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Cultural TechniquesGrids, Filters, Doors, and Other Articulations of the Real$
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Bernhard Siegert

Print publication date: 2015

Print ISBN-13: 9780823263752

Published to Fordham Scholarship Online: September 2015

DOI: 10.5422/fordham/9780823263752.001.0001

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Cacography or Communication?

Cacography or Communication?

Cultural Techniques of Sign-Signal Distinction

Chapter:
(p.19) 1 Cacography or Communication?
Source:
Cultural Techniques
Author(s):

Bernhard Siegert

, Geoffrey Winthrop-Young
Publisher:
Fordham University Press
DOI:10.5422/fordham/9780823263752.003.0002

Drawing on Serres’ concept of the parasite and its point of departure in the history of linguistics and mathematical theory of communication, the chapter develops a concept of Cultural Techniques as a filtering operation which produces the distinction between sign and signal. In three case studies, one about the discovery and the first printed edition of the Res Gestae of Augustus in the sixteenth century, another about Franz Kafka’s famous “Pontus letter” to Felice Bauer, and a third about a radio play by Max Bense which starts with computer generated language on the basis of transition probabilities or Markov chains, it is demonstrated how in typographical, analog, and digital media the encoding of disruption (or noise) becomes constitutive for the idea that texts, telephones, or radio are media of communication. The methodological gain derived from using the cultural techniques approach is most apparent when the ontological distinction between symbols (as defined by logic) and signals (as defined by communications engineering) is replaced by the practical problem of distinguishing between them.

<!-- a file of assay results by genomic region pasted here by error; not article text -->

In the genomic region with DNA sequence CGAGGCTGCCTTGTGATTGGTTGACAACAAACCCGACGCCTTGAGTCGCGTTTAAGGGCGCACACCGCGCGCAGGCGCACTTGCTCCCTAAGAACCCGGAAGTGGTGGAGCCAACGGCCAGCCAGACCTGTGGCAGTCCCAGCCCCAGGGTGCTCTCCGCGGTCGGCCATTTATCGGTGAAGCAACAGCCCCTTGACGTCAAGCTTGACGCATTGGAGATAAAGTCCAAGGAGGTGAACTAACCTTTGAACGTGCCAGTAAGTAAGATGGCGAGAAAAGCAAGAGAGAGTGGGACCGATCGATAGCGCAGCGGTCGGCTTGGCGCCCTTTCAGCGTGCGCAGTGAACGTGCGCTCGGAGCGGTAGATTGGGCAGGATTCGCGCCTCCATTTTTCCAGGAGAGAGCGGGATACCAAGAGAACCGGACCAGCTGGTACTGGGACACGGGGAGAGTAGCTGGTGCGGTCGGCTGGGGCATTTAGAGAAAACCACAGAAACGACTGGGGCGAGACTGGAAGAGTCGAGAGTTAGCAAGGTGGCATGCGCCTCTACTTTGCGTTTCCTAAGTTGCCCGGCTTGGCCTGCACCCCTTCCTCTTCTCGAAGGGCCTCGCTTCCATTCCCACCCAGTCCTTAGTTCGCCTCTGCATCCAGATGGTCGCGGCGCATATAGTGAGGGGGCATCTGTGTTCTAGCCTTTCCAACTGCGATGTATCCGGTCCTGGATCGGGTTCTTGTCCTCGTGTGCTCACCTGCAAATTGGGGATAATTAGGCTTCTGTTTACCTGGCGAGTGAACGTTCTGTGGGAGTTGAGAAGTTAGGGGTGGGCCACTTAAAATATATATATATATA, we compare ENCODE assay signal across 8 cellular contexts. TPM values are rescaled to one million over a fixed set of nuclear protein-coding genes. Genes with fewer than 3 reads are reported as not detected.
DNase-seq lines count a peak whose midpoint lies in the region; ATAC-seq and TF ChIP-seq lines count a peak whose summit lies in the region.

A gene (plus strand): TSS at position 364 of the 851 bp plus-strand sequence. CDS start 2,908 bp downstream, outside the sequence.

Keywords:   Michel Serres, Sign-Signal-Distinction, Parasite, Noise, Disruption, Mathematical Theory of Communication, Franz Kafka, Printing Press, Telephone, Computer

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